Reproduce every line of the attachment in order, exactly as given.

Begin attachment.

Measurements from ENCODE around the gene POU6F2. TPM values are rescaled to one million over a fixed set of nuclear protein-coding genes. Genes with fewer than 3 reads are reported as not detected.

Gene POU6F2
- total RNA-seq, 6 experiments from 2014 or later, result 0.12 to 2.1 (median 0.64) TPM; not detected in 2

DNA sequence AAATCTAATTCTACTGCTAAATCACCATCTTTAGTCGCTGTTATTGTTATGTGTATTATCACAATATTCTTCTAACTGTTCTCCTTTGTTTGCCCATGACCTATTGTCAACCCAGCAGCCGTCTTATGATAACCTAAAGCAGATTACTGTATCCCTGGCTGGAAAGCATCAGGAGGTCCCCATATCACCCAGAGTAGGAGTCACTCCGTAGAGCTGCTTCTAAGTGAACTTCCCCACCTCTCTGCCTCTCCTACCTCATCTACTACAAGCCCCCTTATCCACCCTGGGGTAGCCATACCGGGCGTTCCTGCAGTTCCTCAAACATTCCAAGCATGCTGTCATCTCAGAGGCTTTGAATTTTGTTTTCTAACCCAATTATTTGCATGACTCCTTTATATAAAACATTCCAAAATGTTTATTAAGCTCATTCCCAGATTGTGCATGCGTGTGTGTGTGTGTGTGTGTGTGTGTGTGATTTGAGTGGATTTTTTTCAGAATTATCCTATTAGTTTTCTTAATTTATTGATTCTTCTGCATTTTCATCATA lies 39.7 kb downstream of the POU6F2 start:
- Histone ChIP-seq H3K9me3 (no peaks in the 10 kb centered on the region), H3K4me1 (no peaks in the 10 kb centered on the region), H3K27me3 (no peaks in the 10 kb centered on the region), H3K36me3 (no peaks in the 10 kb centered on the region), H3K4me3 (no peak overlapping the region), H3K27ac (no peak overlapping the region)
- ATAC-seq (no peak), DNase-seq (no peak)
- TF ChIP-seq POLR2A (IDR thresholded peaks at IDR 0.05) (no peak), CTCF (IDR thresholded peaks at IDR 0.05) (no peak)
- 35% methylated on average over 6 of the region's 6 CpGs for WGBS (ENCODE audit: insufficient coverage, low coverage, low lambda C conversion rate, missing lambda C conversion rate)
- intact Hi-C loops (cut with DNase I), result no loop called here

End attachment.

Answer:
Measurements from ENCODE around the gene POU6F2. TPM values are rescaled to one million over a fixed set of nuclear protein-coding genes. Genes with fewer than 3 reads are reported as not detected.

Gene POU6F2
- total RNA-seq, 6 experiments from 2014 or later, result 0.12 to 2.1 (median 0.64) TPM; not detected in 2

DNA sequence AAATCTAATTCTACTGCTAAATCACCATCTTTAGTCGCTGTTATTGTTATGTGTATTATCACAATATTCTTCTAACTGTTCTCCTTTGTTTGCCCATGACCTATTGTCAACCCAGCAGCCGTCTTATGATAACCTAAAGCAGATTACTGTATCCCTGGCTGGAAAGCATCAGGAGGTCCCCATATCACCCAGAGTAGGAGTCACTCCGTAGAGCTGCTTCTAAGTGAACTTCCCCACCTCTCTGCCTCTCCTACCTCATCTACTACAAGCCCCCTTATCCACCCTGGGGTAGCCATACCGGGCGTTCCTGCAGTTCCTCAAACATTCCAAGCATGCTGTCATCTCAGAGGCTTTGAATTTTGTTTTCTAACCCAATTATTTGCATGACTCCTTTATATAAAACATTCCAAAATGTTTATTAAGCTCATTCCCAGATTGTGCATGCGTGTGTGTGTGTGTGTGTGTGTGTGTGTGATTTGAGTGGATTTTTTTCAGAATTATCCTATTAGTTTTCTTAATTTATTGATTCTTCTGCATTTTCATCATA lies 39.7 kb downstream of the POU6F2 start:
- Histone ChIP-seq H3K9me3 (no peaks in the 10 kb centered on the region), H3K4me1 (no peaks in the 10 kb centered on the region), H3K27me3 (no peaks in the 10 kb centered on the region), H3K36me3 (no peaks in the 10 kb centered on the region), H3K4me3 (no peak overlapping the region), H3K27ac (no peak overlapping the region)
- ATAC-seq (no peak), DNase-seq (no peak)
- TF ChIP-seq POLR2A (IDR thresholded peaks at IDR 0.05) (no peak), CTCF (IDR thresholded peaks at IDR 0.05) (no peak)
- 35% methylated on average over 6 of the region's 6 CpGs for WGBS (ENCODE audit: insufficient coverage, low coverage, low lambda C conversion rate, missing lambda C conversion rate)
- intact Hi-C loops (cut with DNase I), result no loop called here